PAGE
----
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find

Syntax:

    #include <algorithm>
    input_iterator find( input_iterator start, input_iterator end, const TYPE& val );

The find() algorithm looks for an element matching val between start and end. If an element matching val is found, the return value is an iterator that points to that element. Otherwise, the return value is an iterator that points to end.

For example, the following code uses find to search a vector of integers for the number 3:

   int num_to_find = 3;
 
   vector<int> v1;
   for( int i = 0; i < 10; i++ ) {
     v1.push_back(i);
   }
 
   vector<int>::iterator result;
   result = find( v1.begin(), v1.end(), num_to_find );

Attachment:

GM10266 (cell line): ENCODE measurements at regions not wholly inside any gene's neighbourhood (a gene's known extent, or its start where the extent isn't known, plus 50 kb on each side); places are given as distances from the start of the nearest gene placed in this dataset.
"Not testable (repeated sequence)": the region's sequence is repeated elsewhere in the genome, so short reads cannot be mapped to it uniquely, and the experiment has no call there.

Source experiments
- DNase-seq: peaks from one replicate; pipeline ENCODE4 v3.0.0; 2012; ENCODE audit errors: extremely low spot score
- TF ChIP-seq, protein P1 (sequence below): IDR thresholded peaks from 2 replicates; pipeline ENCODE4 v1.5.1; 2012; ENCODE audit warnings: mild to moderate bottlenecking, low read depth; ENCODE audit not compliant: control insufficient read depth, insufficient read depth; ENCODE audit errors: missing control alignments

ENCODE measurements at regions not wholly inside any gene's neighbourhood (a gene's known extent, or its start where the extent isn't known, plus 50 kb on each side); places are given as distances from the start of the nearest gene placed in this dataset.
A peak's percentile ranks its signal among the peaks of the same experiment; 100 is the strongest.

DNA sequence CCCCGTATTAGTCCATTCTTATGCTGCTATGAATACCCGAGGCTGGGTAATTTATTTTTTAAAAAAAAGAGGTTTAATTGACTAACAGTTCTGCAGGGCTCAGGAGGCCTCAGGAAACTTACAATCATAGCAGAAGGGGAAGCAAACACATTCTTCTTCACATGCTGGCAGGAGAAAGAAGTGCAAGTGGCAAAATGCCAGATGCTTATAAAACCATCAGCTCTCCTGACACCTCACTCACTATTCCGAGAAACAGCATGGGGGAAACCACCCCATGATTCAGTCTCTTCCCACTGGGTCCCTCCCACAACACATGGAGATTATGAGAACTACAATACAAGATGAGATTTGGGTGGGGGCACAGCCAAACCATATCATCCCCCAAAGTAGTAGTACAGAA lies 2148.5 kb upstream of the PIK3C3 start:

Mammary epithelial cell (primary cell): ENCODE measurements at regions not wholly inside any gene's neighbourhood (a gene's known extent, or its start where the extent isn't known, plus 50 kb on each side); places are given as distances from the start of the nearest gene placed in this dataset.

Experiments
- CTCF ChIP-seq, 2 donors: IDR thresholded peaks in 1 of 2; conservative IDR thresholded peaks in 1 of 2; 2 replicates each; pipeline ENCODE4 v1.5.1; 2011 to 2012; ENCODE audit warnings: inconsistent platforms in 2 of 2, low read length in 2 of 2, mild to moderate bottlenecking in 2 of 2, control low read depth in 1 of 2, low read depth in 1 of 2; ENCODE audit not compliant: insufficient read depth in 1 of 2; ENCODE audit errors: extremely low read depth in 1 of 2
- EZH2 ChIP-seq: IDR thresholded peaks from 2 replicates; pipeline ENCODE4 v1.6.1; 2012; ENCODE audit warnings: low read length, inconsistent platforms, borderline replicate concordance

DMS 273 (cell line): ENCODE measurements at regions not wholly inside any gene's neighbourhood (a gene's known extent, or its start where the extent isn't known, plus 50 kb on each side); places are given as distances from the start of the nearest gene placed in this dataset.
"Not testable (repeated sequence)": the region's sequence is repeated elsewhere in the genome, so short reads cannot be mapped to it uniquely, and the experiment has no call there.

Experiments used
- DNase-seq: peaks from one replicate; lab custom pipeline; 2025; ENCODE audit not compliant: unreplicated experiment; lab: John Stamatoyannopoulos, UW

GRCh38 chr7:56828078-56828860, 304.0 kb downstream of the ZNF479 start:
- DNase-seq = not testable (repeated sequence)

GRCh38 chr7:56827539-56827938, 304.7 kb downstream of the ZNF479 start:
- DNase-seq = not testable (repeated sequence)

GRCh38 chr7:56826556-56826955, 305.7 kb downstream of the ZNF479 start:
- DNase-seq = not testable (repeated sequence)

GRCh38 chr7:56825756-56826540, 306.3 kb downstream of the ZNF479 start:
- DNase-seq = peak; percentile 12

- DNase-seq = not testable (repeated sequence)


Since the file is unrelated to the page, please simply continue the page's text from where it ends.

if( result == v1.end() ) {
     cout << "Did not find any element matching " << num_to_find << endl;
   }
 
   else {
     cout << "Found a matching element: " << *result << endl;
   }

In the next example, shown below, the find function is used on an array of integers. This example shows how the C++ STL algorithms can be used to manipulate arrays and pointers in the same manner that they manipulate containers and iterators:

   int nums[] = { 3, 1, 4, 1, 5, 9 };
 
   int num_to_find = 5;
   int start = 0;
   int end = 2;
   int* result = find( nums + start, nums + end, num_to_find );
 
   if( result == nums + end ) {
     cout << "Did not find any number matching " << num_to_find << endl;
   } else {
     cout << "Found a matching number: " << *result << endl;
   }

Related Topics: adjacent_find, find_end, find_first_of, find_if, mismatch, search

 
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